Tanzania: Huawei sues Hits Telecoms for non-payment
The much-anticipated rollout plan by Excellentcom (T) Limited, a new mobile phone company, has stalled. The firm, trading as Hits Tanzania, risks being wound up and has already laid off about 80 workers, out of the 140 it had employed, while more than 20 had left to pursue other interests after the company failed to take off this year as it had planned earlier.
Huawei Technologies of China, which had entered into a contract to provide mobile phone network infrastructure technologies to Hits, has filed a petition at the High Court's main registry seeking to wind up the company. The bone of contention is failure by Hits to pay Huawei its dues after the latter had performed 10 per cent of its assignment of rolling out the mobile phone network countrywide.
The two firms signed a $180 million (Sh216 billion) contract in June 2008 under which Huawei was required to build Excellentcom's mobile phone network to enable it to cover the whole country within 13 months.
The advent of the global financial and economic crisis in 2008 stalled Hits' plans to roll out a mobile network. The company managed to rollout out just an estimated 10 per cent of the intended network. Excellentcom (T) Limited chief executive officer (CEO) David Charles confirmed to The Citizen on Tuesday (January 25) that the company has shifted much of its attention to the case.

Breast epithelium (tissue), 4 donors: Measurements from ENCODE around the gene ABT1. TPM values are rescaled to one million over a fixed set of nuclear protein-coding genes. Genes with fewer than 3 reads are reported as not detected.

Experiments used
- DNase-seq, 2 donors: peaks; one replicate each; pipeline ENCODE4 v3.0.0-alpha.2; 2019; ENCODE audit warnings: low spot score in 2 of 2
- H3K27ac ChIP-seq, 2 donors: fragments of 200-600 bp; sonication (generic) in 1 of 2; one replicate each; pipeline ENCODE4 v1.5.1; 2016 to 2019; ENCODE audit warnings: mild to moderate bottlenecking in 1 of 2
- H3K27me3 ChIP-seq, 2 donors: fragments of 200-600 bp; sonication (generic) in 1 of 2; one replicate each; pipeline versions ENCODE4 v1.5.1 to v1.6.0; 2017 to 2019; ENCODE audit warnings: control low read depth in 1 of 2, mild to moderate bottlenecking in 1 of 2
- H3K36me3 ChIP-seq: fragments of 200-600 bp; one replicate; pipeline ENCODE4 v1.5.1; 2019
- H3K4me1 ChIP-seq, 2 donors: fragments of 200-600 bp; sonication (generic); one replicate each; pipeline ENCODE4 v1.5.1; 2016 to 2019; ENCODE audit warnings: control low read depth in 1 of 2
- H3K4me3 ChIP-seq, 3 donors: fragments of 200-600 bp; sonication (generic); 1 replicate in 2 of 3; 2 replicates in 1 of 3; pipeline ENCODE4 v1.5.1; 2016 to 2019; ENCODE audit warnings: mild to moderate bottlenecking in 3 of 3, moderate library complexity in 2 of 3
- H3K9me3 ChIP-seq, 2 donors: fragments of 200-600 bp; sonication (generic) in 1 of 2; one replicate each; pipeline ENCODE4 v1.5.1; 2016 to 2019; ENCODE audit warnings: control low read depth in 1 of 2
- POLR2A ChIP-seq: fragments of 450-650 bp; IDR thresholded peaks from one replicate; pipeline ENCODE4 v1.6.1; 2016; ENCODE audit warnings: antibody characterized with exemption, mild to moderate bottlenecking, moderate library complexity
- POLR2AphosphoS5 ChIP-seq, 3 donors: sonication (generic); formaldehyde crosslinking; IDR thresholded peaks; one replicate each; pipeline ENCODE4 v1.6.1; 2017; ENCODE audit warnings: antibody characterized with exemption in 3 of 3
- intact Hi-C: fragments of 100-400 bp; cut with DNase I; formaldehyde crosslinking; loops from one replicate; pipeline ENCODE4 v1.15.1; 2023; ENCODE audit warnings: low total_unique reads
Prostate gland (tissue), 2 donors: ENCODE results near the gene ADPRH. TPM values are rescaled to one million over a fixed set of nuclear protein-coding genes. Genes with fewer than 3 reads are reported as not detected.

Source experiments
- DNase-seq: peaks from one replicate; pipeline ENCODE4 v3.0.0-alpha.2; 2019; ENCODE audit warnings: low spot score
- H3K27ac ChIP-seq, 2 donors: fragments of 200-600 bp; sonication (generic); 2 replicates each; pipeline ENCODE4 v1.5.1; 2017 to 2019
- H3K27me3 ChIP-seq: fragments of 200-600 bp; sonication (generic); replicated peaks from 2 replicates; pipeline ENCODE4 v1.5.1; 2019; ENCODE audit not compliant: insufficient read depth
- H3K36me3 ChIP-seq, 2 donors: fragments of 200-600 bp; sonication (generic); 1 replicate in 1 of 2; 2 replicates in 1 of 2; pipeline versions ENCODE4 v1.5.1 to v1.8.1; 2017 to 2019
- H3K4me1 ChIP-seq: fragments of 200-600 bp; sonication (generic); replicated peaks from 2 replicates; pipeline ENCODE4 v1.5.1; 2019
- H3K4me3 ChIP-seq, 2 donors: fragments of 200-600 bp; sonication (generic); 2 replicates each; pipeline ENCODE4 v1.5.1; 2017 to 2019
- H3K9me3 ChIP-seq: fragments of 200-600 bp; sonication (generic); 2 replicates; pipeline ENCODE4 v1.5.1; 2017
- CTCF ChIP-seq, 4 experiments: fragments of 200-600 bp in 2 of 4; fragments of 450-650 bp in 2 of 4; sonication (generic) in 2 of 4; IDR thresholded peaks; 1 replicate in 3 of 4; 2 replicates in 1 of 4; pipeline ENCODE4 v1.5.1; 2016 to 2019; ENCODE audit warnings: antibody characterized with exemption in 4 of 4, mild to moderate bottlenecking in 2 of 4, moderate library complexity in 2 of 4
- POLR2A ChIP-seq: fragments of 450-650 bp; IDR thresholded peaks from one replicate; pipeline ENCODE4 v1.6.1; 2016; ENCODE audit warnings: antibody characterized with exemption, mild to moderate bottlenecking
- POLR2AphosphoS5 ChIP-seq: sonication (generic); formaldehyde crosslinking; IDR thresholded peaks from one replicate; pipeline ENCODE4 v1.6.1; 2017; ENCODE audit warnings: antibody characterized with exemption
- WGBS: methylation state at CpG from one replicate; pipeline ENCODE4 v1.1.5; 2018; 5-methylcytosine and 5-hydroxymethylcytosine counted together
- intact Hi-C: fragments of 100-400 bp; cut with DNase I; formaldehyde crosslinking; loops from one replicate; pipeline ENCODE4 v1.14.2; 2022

"Our plans were well on course and we still believe we will achieve our goal of kicking off during the first months of this year," Charles said. But he declined to go into details over how much money the company is owed by Huawei because the issue was in the courts of law. But he claimed that the company has invested about $50 million since it started operations in the country.
The 80 workers laid off last month were all paid their dues, according to Charles. 20 others were shifted to the firm's operations in Equatorial Guinea while 14 have been retained. He said, however, that the company would look into other alternatives to roll out its services, noting however that the process would depend on the judge's decision.
"It should however, not be translated to mean that we have been idle...We have injected some $50 million into the country's telecom sector since we started operations," Mwinyi said in August.